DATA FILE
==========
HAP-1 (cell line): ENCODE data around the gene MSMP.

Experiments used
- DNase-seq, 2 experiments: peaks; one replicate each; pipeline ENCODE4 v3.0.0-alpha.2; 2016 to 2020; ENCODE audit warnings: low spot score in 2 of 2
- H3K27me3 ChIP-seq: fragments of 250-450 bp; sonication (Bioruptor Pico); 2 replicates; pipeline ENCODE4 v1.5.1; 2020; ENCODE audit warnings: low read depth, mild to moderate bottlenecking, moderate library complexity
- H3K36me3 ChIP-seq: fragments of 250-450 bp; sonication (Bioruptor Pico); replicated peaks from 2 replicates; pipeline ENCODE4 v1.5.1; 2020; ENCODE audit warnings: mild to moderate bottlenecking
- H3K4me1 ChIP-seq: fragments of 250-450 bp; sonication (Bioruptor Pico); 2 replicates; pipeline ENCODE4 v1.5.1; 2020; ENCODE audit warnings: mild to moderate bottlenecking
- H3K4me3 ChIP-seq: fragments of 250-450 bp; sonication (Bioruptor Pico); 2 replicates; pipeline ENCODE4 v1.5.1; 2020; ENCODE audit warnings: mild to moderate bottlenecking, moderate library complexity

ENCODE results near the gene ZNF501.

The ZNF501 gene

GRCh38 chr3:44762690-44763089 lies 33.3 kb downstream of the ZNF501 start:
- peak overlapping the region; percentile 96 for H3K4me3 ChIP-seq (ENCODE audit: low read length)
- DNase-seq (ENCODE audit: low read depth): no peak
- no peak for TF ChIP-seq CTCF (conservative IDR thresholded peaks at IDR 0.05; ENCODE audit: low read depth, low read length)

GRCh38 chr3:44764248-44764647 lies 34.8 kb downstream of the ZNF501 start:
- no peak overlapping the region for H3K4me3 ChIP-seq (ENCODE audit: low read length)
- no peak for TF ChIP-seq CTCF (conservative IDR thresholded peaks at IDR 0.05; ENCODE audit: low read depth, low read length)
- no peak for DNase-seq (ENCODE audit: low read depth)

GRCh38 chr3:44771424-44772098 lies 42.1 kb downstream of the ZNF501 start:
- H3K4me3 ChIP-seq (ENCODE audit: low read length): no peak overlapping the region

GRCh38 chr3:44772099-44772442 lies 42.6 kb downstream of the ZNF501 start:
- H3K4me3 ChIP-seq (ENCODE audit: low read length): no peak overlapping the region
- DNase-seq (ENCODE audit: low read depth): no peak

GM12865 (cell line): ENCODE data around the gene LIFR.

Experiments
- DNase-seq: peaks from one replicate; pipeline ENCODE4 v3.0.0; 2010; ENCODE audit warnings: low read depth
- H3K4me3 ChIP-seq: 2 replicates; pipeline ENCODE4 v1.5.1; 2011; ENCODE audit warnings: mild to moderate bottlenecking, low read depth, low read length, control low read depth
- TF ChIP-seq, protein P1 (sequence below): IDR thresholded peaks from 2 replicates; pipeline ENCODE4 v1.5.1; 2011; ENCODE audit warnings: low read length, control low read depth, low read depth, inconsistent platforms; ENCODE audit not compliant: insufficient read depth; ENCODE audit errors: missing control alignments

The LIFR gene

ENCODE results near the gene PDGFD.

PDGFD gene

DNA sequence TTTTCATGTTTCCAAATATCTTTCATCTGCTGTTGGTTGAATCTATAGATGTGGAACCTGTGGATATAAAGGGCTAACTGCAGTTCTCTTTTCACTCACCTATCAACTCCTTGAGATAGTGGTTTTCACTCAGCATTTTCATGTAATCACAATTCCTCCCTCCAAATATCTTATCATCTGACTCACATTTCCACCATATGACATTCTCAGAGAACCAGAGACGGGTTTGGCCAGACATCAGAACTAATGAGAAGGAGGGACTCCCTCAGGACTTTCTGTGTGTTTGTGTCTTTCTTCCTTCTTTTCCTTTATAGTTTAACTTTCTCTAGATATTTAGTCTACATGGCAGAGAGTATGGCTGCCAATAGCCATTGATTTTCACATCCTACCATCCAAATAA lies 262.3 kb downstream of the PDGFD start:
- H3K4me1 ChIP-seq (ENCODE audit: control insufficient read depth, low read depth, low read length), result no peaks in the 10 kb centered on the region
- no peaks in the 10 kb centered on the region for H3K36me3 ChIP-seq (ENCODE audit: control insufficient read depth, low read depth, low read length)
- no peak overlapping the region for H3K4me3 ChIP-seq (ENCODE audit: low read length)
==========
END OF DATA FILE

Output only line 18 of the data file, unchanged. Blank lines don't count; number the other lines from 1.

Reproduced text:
GRCh38 chr3:44771424-44772098 lies 42.1 kb downstream of the ZNF501 start: